Yankee Classic: Why We Still Love Rockwell
Well, the church has been converted, but not that converted. On the ceiling you can still see Catholic mysteries crudely done by some well-meaning local hand, Jesus and Mary and the angels lacking the dimension and detail Norman could have given them, the marketing oomph, as they look down forlornly into the temple where buyers and sellers do business over Rockwell prints, magnets, mugs, tapes, and cards.
“More people come here than would have if it were still a church,” Henry Hinrichsen, founder and vicar of the Arlington Gallery, says drolly. You can also see a short videotape about Rockwell and meet people who were among the 200 local residents (one-sixth of the town then) who served as models — and if you want to sit down, there’s a pew.
“My name’s Doris, and this is me in ‘The Gossips’ with the curlers in my hair. My hair wasn’t red, but Norman painted it red because he thought it looked better that way.” Doris Wright holds a pointer to the picture as she talks. It wasn’t until she got older that she appreciated what a privilege it was to be a Rockwell model, because she will be viewed eternally, even if it’s in curlers.
Kindly Mary Hall (a model for “A Scout Is Helpful” and “Homecoming”) testifies that yes, life in Arlington was exactly as Norman depicted it, and yes, he himself lived by the Golden Rule (which he also painted) when dealing with his neighbors — Norman of Arlington, who sold tickets at Grange dances and sent his sons to the local school.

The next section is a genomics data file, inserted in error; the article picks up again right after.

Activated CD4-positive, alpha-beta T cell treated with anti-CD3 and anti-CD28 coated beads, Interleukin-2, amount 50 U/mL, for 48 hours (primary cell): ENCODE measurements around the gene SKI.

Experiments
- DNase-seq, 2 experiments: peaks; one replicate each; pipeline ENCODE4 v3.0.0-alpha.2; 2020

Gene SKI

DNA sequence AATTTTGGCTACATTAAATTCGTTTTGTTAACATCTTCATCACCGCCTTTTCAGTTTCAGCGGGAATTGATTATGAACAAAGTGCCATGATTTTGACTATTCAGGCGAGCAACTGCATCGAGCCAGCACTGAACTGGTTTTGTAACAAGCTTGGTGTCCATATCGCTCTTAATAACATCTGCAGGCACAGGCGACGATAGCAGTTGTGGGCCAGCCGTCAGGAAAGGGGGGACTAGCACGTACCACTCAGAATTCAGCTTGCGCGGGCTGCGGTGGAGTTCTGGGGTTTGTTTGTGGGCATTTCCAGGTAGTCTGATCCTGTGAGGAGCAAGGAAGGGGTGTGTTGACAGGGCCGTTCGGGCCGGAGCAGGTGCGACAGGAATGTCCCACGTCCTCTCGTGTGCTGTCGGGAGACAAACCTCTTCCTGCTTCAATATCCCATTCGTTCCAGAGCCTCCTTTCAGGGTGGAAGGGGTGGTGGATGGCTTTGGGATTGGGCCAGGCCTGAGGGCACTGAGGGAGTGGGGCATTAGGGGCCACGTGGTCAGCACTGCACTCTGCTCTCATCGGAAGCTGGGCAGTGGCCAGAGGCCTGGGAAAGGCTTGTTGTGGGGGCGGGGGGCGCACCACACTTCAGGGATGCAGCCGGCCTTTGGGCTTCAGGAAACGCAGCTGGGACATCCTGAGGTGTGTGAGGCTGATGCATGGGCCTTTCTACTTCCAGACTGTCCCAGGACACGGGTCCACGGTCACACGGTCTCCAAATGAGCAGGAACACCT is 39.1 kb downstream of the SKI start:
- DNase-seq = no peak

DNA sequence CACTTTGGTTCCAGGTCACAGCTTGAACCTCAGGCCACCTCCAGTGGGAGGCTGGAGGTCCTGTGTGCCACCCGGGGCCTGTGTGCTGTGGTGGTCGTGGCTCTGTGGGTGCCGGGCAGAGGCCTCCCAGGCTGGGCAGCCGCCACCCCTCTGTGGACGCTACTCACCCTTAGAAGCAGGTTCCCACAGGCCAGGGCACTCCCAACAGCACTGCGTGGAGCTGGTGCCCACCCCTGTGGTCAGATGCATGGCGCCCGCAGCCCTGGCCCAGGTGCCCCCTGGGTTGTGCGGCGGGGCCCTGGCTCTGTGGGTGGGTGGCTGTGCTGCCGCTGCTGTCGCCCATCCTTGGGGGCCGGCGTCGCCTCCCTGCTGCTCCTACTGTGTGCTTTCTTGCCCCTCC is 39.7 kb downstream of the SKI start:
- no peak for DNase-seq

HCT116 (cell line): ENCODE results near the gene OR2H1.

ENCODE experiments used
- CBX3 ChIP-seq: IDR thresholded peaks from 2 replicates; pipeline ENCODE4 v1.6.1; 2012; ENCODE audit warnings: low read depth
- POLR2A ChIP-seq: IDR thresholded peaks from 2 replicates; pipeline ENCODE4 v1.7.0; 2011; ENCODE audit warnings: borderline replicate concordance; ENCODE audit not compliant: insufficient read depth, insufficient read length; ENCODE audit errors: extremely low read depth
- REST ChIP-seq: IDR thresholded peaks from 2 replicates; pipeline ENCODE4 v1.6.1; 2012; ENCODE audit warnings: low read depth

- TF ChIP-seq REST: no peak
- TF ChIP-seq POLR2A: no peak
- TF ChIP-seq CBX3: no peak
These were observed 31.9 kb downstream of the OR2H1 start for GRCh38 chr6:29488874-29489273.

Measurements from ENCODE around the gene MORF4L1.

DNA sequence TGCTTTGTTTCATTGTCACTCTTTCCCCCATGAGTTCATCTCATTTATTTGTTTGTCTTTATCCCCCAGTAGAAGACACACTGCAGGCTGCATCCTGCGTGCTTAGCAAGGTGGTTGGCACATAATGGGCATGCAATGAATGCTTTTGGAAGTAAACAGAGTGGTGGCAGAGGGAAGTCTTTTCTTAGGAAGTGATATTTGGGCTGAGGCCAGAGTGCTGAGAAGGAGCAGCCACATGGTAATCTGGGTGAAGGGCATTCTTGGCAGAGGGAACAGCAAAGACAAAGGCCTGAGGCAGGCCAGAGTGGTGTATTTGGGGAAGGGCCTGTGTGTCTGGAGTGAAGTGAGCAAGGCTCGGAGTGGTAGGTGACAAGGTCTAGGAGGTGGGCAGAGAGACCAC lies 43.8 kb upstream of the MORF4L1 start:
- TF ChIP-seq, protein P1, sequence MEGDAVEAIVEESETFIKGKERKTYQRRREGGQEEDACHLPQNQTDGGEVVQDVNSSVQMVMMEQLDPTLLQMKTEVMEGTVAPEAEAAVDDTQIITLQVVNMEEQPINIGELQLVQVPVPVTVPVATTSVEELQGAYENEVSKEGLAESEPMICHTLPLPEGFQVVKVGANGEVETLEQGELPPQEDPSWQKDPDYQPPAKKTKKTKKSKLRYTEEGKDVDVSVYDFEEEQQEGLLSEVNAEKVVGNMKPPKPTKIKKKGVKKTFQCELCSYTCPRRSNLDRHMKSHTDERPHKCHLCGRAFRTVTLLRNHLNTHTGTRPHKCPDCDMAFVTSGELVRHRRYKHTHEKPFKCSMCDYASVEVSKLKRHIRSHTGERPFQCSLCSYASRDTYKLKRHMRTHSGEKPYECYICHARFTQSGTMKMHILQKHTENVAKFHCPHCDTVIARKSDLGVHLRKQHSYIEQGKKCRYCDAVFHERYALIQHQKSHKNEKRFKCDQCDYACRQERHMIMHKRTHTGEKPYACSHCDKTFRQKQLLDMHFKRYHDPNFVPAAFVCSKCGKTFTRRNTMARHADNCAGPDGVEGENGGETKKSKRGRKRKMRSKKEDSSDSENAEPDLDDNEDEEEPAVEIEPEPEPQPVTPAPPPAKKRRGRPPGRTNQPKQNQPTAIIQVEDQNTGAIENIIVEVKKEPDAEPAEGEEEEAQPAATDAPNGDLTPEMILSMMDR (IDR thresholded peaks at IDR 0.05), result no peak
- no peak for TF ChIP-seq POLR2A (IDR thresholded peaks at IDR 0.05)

“I do ordinary people in everyday situations, and that’s about all I do,” Rockwell once said. “Whatever I want to express, I have to express in those terms.”
On the trail of Norman Rockwell you begin to see Saturday Evening Post covers all around. In Stockbridge one evening I saw a man wearing a bad black wig that looked like a tarantula sitting on an egg. The man stood reading a poster for Noel Coward’s play Blithe Spirit. In Arlington I sat on a bench in front of the white post office while local citizens came for their mail — a shirtless man with a body of tent poles and a long beard, surely a model for Abraham Lincoln; a man in Levi’s as stiff as stove pipes, his belly rolling over his belt, a Santa Claus without a doubt.
Next I walked along the lake among the maples and pines in Shaftsbury State Park, just outside Arlington, where I saw one fish become two fish as it swam from the shadows into the sun; saw branches like slivers pricking the skin of the still lake; saw red berries, purple dragonflies, Jupiter-eyed frogs — uncountable details where, it has been said, God is found.
By the end of the walk I needed to rest. I sat down at a picnic table. A score of other people were sitting at picnic tables, too, all of us looking at the water and each other, seeing what we wanted to see reflected back perfectly.